The Golgi apparatus (often referred to as the Golgi complex) consists of stacked and flattened vesicles in eukaryotic cells, which are often located near the nucleus, but can also be distributed widely throughout the cytoplasmic matrix. Golgi vesicles are important in the synthesis of complex carbohydrates, and in the processing and packaging of secretory proteins produced by the endoplasmic reticulum. Recombinant plasmids have been constructed that contain a fusion protein consisting of the yellow-green variant (referred to as enhanced yellow fluorescent protein; EYFP) of the Aequorea victoria green fluorescent protein (GFP) coupled to a sequence encoding the N-terminal 81 amino acids of human beta-1,4-galactosyltransferase. This region of the glycoprotein contains a membrane-anchoring signal peptide that targets the plasmid fusion protein to the trans-medial region of the Golgi apparatus. Upon transcription and translation of the plasmid in transfected mammalian hosts, the fused glycoprotein domain is responsible for transport and distribution of the fluorescent protein chimera throughout the cellular Golgi network.
The human beta-1,4-galactosyltransferase N-terminal sequence fused to an enhanced yellow fluorescent protein domain can be efficiently incorporated into the Golgi apparatus from a variety of mammalian cell lines (as illustrated in Figure 1). Intracellular Golgi networks labeled with resident macromolecules or localization peptides containing fluorescent protein domains, such as GFP or EYFP, can be readily visualized using fluorescence microscopy, as illustrated for a variety of established adherent cell lines in Figure 1. The single bandpass emission filter featured by the Nikon YFP HYQ optical block, which was employed to capture all of these images, produces sharp contrast with little interference from autofluorescence or other fluorescent species.
Plasmid pEYFP-Golgi vector gene product expression in various cell types (from both transiently and stably transfected clones; see Figure 1) occurs due to the efficient intracellular translation of a fusion nucleotide sequence combining the enhanced yellow fluorescent protein domain with the Golgi targeting peptide sequence, as discussed above. Simian virus 40 (SV40) polyadenylation signals inserted downstream from the EYFP-Golgi fusion sequence direct proper processing of the 3' end of the transcribed messenger RNA. The fluorescence excitation maximum of EYFP is 513 nanometers and the corresponding emission maximum occurs at 527 nanometers, with a relatively high (approximately 0.60) fluorescence quantum yield. In addition to the four chromophore mutations that shift the fluorescence emission maximum, the nucleotide coding sequence of the EYFP gene contains over 190 silent base alterations, which correspond to human codon-usage preferences that are designed to increase translational efficiency.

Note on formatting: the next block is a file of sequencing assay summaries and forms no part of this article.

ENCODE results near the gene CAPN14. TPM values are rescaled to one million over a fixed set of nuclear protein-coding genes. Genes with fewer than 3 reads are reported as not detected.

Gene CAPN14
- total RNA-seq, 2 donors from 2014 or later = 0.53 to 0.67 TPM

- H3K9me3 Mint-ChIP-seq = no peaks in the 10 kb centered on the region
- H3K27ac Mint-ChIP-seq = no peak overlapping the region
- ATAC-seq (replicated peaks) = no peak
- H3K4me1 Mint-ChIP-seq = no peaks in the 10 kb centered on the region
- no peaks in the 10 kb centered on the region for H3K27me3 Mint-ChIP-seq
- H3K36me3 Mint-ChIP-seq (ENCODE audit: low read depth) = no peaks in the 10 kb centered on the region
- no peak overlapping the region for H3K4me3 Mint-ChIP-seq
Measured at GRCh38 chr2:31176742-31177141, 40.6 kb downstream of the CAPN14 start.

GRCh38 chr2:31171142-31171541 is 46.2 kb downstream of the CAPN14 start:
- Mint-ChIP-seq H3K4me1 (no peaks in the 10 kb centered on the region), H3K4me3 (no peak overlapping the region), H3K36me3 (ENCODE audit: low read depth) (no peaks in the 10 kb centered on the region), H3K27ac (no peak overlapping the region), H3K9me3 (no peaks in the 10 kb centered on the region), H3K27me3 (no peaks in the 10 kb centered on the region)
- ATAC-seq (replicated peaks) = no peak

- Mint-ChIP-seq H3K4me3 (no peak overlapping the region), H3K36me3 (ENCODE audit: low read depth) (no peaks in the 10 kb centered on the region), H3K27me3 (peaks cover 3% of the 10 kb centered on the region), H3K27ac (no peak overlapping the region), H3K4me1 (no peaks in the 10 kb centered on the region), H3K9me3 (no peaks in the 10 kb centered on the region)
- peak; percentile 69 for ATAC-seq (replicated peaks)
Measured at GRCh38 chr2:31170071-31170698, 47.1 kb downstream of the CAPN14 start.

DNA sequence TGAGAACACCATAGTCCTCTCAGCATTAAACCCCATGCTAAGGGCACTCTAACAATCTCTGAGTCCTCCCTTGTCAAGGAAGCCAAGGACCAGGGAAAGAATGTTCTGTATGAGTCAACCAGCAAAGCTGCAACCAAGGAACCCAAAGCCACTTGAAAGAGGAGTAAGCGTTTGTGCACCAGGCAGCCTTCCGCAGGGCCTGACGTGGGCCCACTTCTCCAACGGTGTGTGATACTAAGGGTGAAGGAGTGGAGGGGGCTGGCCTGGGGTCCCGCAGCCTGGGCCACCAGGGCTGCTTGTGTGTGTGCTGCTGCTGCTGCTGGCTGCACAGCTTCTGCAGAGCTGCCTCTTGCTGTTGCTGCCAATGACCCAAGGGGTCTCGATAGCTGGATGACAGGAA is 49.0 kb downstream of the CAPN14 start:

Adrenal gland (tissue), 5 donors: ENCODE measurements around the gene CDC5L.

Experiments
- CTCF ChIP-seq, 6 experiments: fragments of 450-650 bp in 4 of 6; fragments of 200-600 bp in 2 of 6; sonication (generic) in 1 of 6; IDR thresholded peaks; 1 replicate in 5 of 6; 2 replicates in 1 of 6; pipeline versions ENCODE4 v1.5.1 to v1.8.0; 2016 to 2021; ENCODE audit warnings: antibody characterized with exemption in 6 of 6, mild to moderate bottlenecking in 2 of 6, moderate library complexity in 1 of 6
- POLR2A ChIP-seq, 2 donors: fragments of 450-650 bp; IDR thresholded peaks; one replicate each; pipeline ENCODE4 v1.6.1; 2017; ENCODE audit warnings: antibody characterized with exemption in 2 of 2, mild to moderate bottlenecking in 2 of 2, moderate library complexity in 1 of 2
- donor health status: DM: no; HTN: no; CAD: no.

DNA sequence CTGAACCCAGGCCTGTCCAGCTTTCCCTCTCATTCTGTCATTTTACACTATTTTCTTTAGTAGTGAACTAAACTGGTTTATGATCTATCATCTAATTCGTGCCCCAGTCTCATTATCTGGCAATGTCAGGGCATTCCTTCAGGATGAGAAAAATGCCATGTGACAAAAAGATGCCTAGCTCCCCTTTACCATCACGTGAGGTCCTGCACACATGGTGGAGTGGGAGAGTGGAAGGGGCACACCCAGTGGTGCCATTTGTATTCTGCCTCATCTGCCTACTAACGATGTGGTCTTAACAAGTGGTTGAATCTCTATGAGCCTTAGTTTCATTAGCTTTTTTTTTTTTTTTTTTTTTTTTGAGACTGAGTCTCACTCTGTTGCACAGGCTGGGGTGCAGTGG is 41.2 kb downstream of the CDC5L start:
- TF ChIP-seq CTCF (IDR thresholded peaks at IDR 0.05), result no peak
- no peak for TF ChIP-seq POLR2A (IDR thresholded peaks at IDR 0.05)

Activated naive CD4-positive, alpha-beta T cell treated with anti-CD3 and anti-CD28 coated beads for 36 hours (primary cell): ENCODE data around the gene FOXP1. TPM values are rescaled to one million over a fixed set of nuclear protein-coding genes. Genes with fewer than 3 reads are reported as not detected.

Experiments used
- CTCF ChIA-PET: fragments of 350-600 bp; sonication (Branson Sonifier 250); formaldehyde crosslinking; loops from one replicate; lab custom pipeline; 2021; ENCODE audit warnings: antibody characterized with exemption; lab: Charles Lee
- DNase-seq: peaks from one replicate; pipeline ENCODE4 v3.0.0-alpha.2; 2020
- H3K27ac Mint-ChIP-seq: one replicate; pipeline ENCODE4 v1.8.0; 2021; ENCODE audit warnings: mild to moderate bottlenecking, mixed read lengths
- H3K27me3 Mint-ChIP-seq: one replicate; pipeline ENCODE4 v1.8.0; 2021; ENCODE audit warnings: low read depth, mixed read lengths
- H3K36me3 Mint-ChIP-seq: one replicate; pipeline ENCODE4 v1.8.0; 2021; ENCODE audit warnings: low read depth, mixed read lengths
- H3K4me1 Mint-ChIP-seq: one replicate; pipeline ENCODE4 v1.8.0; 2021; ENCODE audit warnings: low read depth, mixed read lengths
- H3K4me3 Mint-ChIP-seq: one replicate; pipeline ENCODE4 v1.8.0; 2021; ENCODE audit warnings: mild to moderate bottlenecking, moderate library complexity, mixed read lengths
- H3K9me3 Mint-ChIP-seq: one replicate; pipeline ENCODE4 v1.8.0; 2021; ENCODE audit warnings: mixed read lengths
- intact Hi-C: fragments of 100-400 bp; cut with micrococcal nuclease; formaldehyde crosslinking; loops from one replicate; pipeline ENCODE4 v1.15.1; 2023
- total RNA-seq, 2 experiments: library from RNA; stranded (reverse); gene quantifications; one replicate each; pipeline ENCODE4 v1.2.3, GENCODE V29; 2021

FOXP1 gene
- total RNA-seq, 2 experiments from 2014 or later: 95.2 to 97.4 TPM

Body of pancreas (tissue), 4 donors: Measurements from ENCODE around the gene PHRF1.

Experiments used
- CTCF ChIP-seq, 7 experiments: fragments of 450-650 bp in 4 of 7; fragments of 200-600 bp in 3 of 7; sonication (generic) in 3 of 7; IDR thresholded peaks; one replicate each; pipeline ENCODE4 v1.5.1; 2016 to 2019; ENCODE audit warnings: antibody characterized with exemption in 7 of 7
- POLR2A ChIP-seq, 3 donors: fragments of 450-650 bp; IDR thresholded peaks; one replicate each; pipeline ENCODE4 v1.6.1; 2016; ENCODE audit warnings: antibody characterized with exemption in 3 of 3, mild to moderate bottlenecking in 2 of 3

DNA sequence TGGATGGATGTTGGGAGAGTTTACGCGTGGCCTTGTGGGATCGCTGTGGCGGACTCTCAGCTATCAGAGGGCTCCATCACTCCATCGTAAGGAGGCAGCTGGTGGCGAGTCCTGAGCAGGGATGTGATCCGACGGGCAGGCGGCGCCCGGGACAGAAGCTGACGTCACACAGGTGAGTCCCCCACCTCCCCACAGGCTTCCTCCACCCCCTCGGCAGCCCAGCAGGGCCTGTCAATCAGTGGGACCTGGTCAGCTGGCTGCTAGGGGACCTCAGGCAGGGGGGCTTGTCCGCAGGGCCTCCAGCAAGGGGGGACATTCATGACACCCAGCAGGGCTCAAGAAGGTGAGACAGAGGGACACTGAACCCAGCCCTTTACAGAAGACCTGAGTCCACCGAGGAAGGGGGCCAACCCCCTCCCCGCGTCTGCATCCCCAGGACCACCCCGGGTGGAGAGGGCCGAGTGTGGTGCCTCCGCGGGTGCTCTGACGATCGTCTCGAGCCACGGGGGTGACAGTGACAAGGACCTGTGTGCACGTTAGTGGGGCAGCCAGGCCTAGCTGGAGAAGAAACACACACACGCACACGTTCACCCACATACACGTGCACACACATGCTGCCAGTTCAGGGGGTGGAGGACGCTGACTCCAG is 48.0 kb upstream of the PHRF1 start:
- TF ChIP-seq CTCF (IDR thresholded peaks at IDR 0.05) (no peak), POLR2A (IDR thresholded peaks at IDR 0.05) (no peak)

The collection of specimens illustrated in Figure 1 demonstrates the effectiveness of the Nikon YFP HYQ filter combination for imaging a variety of cell lines that express gene products from the EYFP plasmid vector sequence for a fluorescent fusion protein chimera targeted at the intracellular Golgi network. Susceptible adherent cell cultures were transfected with the appropriate vector using proprietary lipophilic reagents, and were then cultured for a period of at least 24 hours in nutrient medium supplemented with fetal bovine serum to allow high expression levels of the fluorescent fusion protein.
The enhanced yellow fluorescent protein gene used in these studies contains four amino acid substitutions that shift the emission maximum of green fluorescent protein (GFP) by 18 nanometers, from approximately 509 to 527 nanometers. The gene is optimized with human codons (as described above) and features a consensus Kozak translation initiation signal to achieve higher expression levels in mammalian cell cultures. In general, vectors targeted at specific subcellular organelles contain a fusion gene segment, which couples the EYFP gene to a peptide sequence or complete protein that is localized to a region of interest in living cells.
Anna Scordato and Stanley Schwartz - Bioscience Department, Nikon Instruments, Inc., 1300 Walt Whitman Road, Melville, New York, 11747.
Nathan S. Claxton, John D. Griffin, Matthew J. Parry-Hill, Thomas J. Fellers